NANO OR NO-NO!

For those of you who do not know, November is National Novel Writing Month (“NANO”). The goal of NANO is to write a 50,000 word novel (approximately 175 pages) in a month. Participants sign up from all over the world and track their progress on individual online profiles. You are supposed to turn off your “inner editor” and just write by the seat of your pants.

I entered last year and failed – miserably. To demonstrate how poorly I performed, I started my second novel last year during NANO and, to date (a year later), it is only 47,000 words. In my defense, I did stop to edit “Just Friends With Benefits,” but still, 47,000 words in one year vs. 50,000 words in one month? Thanks for playing. Try again.

Or not.

In television and movies, characters who are writers are often shown hunched over their computers (or typewriters in older films) for hours and hours, lost deep in their work in progress. Not me. If I write two pages in one sitting, it is a very successful effort. In addition to writing, I work full time, organize and participate in a book-club, have an active social life, work-out five-to-six days a week, love television (and am not ashamed to admit it over the internet) and need and cherish beauty sleep. Unfortunately, my schedule does not lend itself to spending full days writing.

I like to think I’m a very well-balanced person. (That’s not to be confused with having ‘good balance’ because I most certainly do not but that’s a topic for another blog.) While I am passionate about writing, I am also passionate about my other interests listed above and at least for now, am not prepared to sacrifice one of my passions for another. So I write in short increments of time whenever I find them. For example, I’ll write when I’m in a waiting room at the doctor’s office. I’ll write on the subway. If I have an hour before meeting a friend for a drink, I’ll sit in a coffee shop and write. The slow progression of my work-in-progress notwithstanding, you’d be surprised at how much progress you can make writing that way. If I manage to write for 30-60 minutes three days a week, I can write ten pages that week. The challenge is actually motivating myself to use those small increments of time to write as opposed to doing something else. But since I love writing and my creative juices flow easily and often, I usually do not have to step too far outside of my comfort zone to meet that challenge. I just whip out my Blackberry and before I know it, my characters have spoken words, experienced emotions and taken actions which 30 minutes earlier were just fleeting thoughts in my overactive noodle.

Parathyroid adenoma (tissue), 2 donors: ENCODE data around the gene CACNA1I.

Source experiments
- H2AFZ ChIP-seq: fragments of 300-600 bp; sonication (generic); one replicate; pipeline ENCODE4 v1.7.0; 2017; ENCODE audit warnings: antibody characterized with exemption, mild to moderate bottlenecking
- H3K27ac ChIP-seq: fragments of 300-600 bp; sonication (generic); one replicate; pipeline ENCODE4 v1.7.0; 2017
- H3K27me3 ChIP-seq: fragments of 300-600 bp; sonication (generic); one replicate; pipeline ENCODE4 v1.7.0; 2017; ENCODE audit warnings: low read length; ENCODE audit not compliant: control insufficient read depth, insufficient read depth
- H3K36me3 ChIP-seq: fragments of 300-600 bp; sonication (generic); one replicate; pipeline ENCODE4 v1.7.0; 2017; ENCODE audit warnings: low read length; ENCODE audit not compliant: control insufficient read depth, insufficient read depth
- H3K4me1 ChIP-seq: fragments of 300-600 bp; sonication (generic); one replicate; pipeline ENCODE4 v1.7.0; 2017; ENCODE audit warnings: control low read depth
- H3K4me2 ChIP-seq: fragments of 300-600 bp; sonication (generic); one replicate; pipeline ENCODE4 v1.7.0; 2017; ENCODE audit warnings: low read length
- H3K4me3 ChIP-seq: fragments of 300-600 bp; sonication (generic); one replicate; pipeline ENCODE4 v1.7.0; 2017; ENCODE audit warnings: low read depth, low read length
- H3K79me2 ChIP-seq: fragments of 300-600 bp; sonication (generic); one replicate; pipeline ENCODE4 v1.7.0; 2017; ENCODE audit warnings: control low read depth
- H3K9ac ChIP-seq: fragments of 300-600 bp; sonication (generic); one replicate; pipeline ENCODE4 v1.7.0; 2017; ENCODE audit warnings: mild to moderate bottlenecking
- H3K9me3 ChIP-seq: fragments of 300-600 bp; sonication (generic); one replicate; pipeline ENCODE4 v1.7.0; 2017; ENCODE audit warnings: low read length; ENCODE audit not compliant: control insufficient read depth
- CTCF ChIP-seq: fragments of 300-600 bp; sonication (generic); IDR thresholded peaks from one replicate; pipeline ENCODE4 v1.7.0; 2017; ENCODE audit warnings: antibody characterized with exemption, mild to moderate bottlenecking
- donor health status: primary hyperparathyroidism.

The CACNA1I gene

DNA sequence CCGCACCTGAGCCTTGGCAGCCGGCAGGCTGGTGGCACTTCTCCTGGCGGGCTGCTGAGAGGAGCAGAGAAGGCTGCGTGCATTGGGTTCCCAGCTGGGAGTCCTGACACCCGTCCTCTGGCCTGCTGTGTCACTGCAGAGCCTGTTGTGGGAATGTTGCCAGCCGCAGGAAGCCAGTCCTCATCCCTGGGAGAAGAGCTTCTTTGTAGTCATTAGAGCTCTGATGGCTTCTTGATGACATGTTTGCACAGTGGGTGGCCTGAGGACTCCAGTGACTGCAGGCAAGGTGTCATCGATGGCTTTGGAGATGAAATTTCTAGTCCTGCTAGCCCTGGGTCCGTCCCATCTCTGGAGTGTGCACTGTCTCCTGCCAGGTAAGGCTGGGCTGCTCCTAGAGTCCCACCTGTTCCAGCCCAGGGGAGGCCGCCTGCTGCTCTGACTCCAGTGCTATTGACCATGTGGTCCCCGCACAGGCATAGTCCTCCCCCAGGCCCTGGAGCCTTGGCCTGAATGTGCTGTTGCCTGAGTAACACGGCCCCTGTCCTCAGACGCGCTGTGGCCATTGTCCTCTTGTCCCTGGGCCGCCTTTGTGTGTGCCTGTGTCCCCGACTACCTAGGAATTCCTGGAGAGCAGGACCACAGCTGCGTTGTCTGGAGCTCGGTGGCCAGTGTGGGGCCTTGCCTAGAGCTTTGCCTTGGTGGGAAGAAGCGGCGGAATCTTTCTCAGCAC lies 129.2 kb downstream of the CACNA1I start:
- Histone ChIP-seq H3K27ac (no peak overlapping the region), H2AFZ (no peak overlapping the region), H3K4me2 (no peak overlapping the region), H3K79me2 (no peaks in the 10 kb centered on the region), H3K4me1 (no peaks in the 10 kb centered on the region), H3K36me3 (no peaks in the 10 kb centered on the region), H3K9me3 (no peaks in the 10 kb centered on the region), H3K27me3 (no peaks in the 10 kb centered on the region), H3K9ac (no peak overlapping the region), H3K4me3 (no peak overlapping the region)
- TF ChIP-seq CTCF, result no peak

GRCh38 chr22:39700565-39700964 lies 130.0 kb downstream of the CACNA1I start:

When I’ve told people I write on my Blackberry, I’ve been rewarded with strange looks and notes of surprise, but it works for me for the following reasons: 1) my laptop is really heavy and I detest carrying it around; 2) my handwriting is not only that of a 3rd grader but that of a 3rd grader with really bad handwriting; and 3) I find it much less intimidating to fill a Blackberry screen with words than a full-sized computer screen. I enter the text directly into my Blackberry, email the new content to myself and paste it into my Word document for editing. Writing on a Blackberry is conducive to making a lot of spelling mistakes, but it’s also a good excuse for making a lot of spelling mistakes! And if you are a writer, you are no stranger to proofreading, editing and revising anyway.

I genuinely respect the many people who enter and complete the NANO challenge year after a year. And I do not regret attempting it last year. Had I not tried, I would continue to wonder if it was something I’d enjoy. (Similar to my feelings about training for and running the New York Marathon but, again, that’s a topic for another blog.) Having attempted to “write a novel in a month”, I discovered it didn’t work for me and that I prefer the “two year, give or take several months” plan. Unless editor imposed deadlines are in play, I do not believe there is a right or wrong way to schedule writing time. It is the finished product that matters and the journey should simply be as pleasant as possible for the journeyman. For those of us who love (and need) to express ourselves through writing, the only wrong way to proceed, in my humble opinion, is to not write at all.

Until next time,

Meredith

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